How to Spot Bad Neighbors Before You Buy

You are ready for your dreams to come true. After months of searching, you’ve found a house that meets all your ‘must have’ criteria and even most of your ‘nice to have’ criteria. It’s the perfect size with the perfect layout and at a decent price. You’ve checked out the school district, shopping district, parks, and other amenities. Life is looking incredibly good after spending hours online to find the home of your dreams.

Live Life Face-to-Face

You can’t substitute the facts or opinions that you find online for real-life experiences. Before you commit to purchasing that home by signing the contract and handing over all your down payment money, you need some face-to-face time in the neighborhood.

Walk the neighborhood during the morning, afternoon, evening, and weekends. What’s the traffic like during rush hour? Talk to your future new neighbors, people walking dogs, working in their gardens, people hanging out at a nearby park. Go to the local coffee shop or bar. Do this week’s grocery shopping in the new neighborhood. Go there for dinner Saturday evening and church on Sunday.

Are the people friendly or standoffish? Is there an interesting mix of people or is it an ethnic neighborhood? Which do you prefer? What specifically catches your attention as pleasing or annoying? What do you want to know more about?

Open Your Eyes To See Your Soon To Be Neighborhood

By now, you should be feeling really good about the neighborhood that you’ll soon be living in. Just make sure you get as much of it right as you can because the neighborhood you choose will impact your day-to-day and long-term quality of life. If you haven’t done it yet, take the time to get to know a little about the people that will become your closest neighbors.

You can gain an insight about many things by just taking a closer look. Is the neighbor’s grass knee-deep? Are nearby houses in disrepair with peeling paint and broken handrails on the steps? Depending on your expectations, the flowerbeds may have too many weeds growing. Are there junk cars in someone’s front yard or a ratty old couch on the porch? Even if your home of choice is in a moderate neighborhood of older homes, the yards and the exteriors of the homes should indicate pride of ownership.

Vacant houses and empty storefronts are strong indications of a neighborhood in decline. On the other hand, if it’s spring or summer and neighbors are outside painting, planting flowers, or working on other home projects it indicates pride in homeownership and a thriving neighborhood.

Meet Your Soon To Be Neighbors

By taking the time to walk over and meet the neighbors, you can learn a lot in a short amount of time. If they invite you to sit down for a cup of coffee, you could quickly discover that these are the kind of people that you’ll soon be swapping recipes with and inviting over for a BBQ. In a year, you might even trust them with your house key to water your indoor plants while you’re on vacation.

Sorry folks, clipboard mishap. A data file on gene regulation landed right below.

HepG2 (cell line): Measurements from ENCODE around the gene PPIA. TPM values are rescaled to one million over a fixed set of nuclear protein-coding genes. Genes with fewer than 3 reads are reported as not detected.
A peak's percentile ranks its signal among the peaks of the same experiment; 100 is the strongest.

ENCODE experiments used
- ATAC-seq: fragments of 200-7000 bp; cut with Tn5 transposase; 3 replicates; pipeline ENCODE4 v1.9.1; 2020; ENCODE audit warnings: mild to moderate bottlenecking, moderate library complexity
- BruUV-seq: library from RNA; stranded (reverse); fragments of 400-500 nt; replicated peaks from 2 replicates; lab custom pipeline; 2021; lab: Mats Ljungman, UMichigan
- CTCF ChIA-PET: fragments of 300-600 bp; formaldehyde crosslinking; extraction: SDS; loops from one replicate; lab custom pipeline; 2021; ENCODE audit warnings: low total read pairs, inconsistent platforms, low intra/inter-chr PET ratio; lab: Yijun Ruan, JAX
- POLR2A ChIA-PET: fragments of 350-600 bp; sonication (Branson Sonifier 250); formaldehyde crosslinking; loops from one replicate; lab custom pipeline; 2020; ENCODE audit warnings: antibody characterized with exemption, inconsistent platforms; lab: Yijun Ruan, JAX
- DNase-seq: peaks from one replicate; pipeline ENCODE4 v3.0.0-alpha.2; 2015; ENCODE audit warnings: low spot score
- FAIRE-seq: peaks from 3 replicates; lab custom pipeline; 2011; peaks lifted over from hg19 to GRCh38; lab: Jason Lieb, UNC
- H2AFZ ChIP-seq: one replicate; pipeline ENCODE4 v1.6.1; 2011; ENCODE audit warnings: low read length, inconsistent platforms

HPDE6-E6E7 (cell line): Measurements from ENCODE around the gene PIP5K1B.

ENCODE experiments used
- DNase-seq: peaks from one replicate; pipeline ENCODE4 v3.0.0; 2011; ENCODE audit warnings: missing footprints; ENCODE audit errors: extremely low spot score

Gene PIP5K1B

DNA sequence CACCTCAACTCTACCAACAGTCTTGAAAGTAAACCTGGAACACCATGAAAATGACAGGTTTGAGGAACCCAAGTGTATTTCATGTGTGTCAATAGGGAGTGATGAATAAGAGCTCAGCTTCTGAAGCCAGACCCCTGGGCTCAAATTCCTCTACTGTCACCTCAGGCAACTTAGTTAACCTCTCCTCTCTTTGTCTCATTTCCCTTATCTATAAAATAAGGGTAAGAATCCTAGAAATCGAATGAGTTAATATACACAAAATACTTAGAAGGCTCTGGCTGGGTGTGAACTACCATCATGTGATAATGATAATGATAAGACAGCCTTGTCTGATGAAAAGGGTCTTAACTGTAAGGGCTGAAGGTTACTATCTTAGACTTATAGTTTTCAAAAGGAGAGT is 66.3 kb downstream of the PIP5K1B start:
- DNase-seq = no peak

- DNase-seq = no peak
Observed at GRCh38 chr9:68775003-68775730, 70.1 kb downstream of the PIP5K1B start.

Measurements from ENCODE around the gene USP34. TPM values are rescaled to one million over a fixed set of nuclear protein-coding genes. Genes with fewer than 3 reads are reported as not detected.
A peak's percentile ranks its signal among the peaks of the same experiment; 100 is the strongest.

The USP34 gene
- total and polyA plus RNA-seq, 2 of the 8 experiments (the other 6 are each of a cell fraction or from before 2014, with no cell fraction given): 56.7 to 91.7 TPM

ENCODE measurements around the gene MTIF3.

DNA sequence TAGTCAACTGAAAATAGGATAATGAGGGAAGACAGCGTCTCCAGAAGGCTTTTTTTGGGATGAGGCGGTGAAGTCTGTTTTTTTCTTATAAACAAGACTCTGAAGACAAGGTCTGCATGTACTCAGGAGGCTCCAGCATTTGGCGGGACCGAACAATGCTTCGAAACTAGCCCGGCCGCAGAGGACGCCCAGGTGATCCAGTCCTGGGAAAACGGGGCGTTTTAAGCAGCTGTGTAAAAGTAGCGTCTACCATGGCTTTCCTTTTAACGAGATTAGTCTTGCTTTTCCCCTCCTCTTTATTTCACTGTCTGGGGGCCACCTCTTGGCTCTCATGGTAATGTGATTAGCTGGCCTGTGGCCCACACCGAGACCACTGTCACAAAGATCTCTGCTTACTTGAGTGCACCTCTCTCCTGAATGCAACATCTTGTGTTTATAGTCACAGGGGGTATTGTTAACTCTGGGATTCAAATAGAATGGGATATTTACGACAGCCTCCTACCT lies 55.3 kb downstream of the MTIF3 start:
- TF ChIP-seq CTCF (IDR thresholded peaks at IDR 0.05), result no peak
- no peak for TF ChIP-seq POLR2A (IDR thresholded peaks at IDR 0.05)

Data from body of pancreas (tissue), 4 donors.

You may even find out something really important about the house you are about to buy. It could be that you learn the basement has a history of flooding that wasn’t disclosed to you. The neighbors know this because the sump pump in your soon-to-be new home drains water into their yard.

Or you might find out that the neighbors are openly hostile. Maybe they have a dispute about who should care for the hedge between the lawns, and they intend to get it settled once and for all. You might not want to inherit that ongoing battle.

Pets can also tell you something about the neighbors. Does a dog look like it is left tied up outside all the time without any attention? Does it snarl and bark when you walk over to the fence? Or is it wagging its tail and seeming happy to meet new people. There are telltale signs everywhere about the neighborhood you are thinking about calling home.

The Neighbors Know the Neighborhood

Whether you sit down for a cup of coffee or just chat on the front porch for a few moments, there are questions you can ask to learn a lot in a few minutes.

  • Ask how long they have lived there. The longer they have been there, the more they know about the neighborhood.
  • Ask what they consider to be the best thing about living there. You might find out it’s because everyone minds their own business or because everyone is so friendly.
  • Of course, ask what they like the least. It might be something unimportant or it might be that the local fire department uses your street as the main route every time it responds to an emergency.
  • Asking them what they would like to see changed on the street can also be insightful.
  • Ask how all the neighbors get along. It could be you discover the guy directly across the street from you is obsessed that everybody strictly obey all the HOA rules. Or that they have an annual 4th of July block party.
  • Don’t forget to ask if they know anything peculiar about the house you are about to own. It might be the basement that floods every winter, or it might be that everyone in the neighborhood thinks the house is haunted by ghosts. At least you’ll have the information you need to decide if it is still your dream home.

Neighbors can provide a wealth of information about the huge investment you are about to make and the life you are choosing. If you don’t ask, you won’t know.

Please share what you wish you knew about your neighbors before you bought your home.

Also, our weekly Ask Brian column welcomes questions from readers of all experience levels with residential real estate. Please email your questions, inquiries, or article ideas to [email protected].

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